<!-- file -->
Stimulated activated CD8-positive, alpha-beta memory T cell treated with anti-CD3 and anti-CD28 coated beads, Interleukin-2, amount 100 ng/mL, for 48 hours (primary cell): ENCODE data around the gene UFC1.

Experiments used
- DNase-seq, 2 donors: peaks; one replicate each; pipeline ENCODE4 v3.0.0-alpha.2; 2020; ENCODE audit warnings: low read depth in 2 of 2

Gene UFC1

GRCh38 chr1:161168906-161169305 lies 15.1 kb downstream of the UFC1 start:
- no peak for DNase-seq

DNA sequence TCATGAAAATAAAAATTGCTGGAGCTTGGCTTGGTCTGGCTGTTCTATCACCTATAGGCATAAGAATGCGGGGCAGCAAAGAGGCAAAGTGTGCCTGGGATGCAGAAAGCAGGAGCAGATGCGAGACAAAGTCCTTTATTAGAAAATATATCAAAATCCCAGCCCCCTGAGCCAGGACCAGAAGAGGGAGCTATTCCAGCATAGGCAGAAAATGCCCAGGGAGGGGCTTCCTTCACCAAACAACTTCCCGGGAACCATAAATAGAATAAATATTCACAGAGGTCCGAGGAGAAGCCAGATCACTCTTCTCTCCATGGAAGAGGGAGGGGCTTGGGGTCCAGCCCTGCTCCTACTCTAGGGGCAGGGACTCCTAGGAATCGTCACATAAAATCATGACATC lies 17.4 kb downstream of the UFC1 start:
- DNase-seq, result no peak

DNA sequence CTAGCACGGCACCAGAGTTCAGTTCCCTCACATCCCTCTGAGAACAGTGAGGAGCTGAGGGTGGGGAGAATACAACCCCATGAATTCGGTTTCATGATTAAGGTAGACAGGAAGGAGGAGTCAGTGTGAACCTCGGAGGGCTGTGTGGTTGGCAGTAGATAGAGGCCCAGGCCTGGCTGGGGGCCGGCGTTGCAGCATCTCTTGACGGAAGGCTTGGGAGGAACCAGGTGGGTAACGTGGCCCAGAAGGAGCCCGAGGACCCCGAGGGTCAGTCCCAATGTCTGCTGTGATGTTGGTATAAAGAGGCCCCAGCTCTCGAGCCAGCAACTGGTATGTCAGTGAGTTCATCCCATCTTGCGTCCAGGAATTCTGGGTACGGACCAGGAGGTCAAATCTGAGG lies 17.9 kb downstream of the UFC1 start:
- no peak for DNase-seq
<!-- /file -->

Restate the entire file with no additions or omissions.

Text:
Stimulated activated CD8-positive, alpha-beta memory T cell treated with anti-CD3 and anti-CD28 coated beads, Interleukin-2, amount 100 ng/mL, for 48 hours (primary cell): ENCODE data around the gene UFC1.

Experiments used
- DNase-seq, 2 donors: peaks; one replicate each; pipeline ENCODE4 v3.0.0-alpha.2; 2020; ENCODE audit warnings: low read depth in 2 of 2

Gene UFC1

GRCh38 chr1:161168906-161169305 lies 15.1 kb downstream of the UFC1 start:
- no peak for DNase-seq

DNA sequence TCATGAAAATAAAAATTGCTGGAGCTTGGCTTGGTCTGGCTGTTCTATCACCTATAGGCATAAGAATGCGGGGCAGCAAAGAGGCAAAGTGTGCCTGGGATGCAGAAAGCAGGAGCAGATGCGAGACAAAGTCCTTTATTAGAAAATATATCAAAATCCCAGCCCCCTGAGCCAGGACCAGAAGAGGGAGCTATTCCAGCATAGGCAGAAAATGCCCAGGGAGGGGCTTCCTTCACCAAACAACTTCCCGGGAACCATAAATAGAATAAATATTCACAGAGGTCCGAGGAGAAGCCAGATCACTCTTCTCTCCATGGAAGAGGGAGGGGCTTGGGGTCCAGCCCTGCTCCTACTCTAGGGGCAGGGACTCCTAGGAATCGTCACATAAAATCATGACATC lies 17.4 kb downstream of the UFC1 start:
- DNase-seq, result no peak

DNA sequence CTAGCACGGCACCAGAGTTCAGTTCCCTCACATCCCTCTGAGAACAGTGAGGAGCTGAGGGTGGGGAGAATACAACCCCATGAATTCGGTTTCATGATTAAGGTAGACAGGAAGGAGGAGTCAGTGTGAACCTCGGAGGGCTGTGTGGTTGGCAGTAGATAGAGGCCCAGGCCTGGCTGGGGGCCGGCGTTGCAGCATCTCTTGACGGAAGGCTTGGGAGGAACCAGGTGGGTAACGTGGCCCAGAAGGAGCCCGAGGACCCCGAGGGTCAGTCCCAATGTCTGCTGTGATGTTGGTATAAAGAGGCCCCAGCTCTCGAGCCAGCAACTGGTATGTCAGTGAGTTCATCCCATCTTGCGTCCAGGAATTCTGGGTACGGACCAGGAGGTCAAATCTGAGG lies 17.9 kb downstream of the UFC1 start:
- no peak for DNase-seq